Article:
Washed-out psych? Druggy, fuzz-bliss? Fucked up free-jazz?
Whatever you want to call it, PC Worship doesn’t really care, because the band could be any of these things.
“It’s definitely not some bedroom pop bullshit. We jam in the living room or the pit,” says PC Worship mastermind Justin Frye from the Italian countryside, where he’s currently playing bass on Gary War’s European tour.
While not physically playing in a bedroom, PC Worship also doesn’t sound like it’s cut from the same cloth as bands that can be filed under that tired descriptor. The band’s latest—from what I can tell, thanks to a seemingly endless list of recordings—is a 7-inch called Live Reduxion. The record’s tracks are just a little less melancholy beach pop and a little more, well, different. The band sounds like an East
Coast Ariel Pink, but weirder (yes, weirder) and with more distinguished musicianship.
In fact, when I finally catch up with Frye, he’s with Gary War making a medieval psych record in an old Italian castle. Or at least that’s what he tells me.
When he’s back in the States, PC Worship is sometimes just Frye and sometimes a couple of mystery collaborators, whom he would only refer to as The Mutant Soul Band. The recordings, split between cassettes, CD-Rs and vinyl, have either been self-released or put out on the Norfolk, Va., label Shdwply, which specializes in bands like Gary War, Teeth Mountain and Sore Eros, the side project of Ariel Pink and Panda Bear band member Robert Robinson.
“It’s definitely a personal project that can be solo,” Frye explains of his primary band, “but there’s usually between four to six other people playing.”
There are elements of psych, druggyness and, yes, even free-jazz in the music, which can be heard on any of PC Worship’s mostly long-gone records—if you were smart enough to pick them up when they were still around; seven of the band’s releases, including the NYC Stone Age LP and numerous self-released cassettes, are out of print, leaving Live Reduxion and two cassettes available for purchase. Of the one remaining release on wax, “Gravity” is the standout track, beginning with 30 seconds of screeching guitar noise and finally giving way to a rather charming, melodious song. The din returns for a second blow midway through, before relenting again and allowing Frye and the gang to churn out a messy coda.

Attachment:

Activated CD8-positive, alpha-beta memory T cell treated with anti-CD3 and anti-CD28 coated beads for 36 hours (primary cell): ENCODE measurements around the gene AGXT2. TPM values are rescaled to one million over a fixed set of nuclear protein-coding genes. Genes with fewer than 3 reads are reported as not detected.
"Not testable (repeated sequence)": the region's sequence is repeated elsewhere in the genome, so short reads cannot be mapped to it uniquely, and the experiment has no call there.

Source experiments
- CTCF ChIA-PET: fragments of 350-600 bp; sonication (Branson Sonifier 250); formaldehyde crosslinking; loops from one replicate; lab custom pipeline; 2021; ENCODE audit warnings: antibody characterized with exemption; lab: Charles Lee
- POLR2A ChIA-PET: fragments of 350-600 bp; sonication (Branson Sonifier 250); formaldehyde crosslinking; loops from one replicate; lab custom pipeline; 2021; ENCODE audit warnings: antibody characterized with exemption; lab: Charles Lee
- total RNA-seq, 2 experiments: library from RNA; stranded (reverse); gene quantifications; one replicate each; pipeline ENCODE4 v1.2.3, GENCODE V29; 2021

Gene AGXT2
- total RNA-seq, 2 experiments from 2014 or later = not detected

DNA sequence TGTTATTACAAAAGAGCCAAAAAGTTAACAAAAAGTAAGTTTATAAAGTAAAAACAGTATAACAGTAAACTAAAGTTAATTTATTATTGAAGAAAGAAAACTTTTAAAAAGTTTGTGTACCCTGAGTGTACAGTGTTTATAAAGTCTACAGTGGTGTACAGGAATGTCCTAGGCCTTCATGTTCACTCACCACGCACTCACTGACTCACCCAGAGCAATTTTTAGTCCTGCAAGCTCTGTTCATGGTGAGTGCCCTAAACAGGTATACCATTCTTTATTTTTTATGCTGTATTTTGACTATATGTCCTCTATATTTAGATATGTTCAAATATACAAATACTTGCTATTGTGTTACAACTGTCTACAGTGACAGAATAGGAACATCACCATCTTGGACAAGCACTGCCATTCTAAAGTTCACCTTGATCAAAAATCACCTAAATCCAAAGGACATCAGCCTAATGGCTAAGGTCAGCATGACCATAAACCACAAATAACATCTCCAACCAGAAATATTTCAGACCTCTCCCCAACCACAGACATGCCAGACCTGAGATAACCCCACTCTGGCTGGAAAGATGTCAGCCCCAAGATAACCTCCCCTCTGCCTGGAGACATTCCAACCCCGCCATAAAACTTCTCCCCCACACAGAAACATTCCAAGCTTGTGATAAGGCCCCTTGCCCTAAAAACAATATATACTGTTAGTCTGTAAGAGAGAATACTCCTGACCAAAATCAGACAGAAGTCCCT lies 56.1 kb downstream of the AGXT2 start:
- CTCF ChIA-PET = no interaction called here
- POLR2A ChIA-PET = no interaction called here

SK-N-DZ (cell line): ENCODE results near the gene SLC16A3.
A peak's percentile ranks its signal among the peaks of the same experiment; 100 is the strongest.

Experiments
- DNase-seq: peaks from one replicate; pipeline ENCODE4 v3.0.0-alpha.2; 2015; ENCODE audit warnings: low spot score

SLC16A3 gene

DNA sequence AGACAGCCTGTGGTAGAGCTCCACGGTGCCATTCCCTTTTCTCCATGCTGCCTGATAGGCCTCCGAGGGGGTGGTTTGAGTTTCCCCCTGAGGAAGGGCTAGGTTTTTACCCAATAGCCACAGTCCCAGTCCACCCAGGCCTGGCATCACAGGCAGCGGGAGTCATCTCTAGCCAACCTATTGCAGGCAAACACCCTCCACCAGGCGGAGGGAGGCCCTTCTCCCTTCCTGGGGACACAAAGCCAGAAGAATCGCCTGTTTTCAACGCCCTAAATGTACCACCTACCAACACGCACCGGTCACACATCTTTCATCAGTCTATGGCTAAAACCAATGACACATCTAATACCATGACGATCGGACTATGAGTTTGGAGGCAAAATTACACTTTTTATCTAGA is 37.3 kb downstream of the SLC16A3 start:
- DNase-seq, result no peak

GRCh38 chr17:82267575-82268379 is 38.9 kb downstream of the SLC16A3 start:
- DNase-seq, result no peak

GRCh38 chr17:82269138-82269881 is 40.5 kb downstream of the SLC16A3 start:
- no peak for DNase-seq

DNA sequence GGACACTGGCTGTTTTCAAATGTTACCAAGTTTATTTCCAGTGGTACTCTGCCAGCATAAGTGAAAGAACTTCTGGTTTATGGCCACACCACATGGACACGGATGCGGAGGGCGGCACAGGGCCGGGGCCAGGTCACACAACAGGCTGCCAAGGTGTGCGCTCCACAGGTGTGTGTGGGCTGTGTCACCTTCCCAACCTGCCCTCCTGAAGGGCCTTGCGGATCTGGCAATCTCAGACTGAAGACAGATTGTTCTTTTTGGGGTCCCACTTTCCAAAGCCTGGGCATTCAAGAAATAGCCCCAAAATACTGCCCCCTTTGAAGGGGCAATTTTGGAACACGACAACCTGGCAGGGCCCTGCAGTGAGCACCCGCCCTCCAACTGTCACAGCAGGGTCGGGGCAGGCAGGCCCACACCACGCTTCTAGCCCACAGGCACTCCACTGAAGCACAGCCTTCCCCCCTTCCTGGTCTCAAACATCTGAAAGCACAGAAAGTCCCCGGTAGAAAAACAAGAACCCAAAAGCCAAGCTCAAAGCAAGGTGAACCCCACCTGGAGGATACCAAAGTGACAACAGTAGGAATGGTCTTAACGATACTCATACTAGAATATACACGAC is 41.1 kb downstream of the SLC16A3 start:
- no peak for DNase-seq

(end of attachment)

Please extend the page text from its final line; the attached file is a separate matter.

It might be a while before any new PC Worship tracks appear, though. Frye is currently embarking on what he calls a “forced vacation” from recording. “Some junkie stole my busted laptop in Brussels,” he explains. “Also, my reel-to-reel has some magnetism issues that need to be sorted out.”
A bummer, sure, especially as his bass was also lifted, but at least he got some justice. A friend busted the culprit shortly after the theft.
“Funny thing is the guy tried to sell my bass a day later to a friend’s used gear shop, so that’s when they busted him,” Frye says. “He’s in jail now.”
It’s too late for his laptop, though, and of those aforementioned limited edition releases, including more than five last year alone, fans should refrain from holding their collective breaths for re-releases or compilations. The only copies were stored on his jacked computer.
“Maybe whoever has it will bootleg the jams,” laments Frye.
>> PC Worship Dec. 3, Death By Audio, 49 S. 2nd St. (betw. Kent & Wythe Aves.), Brooklyn, no phone; 8, $TBA.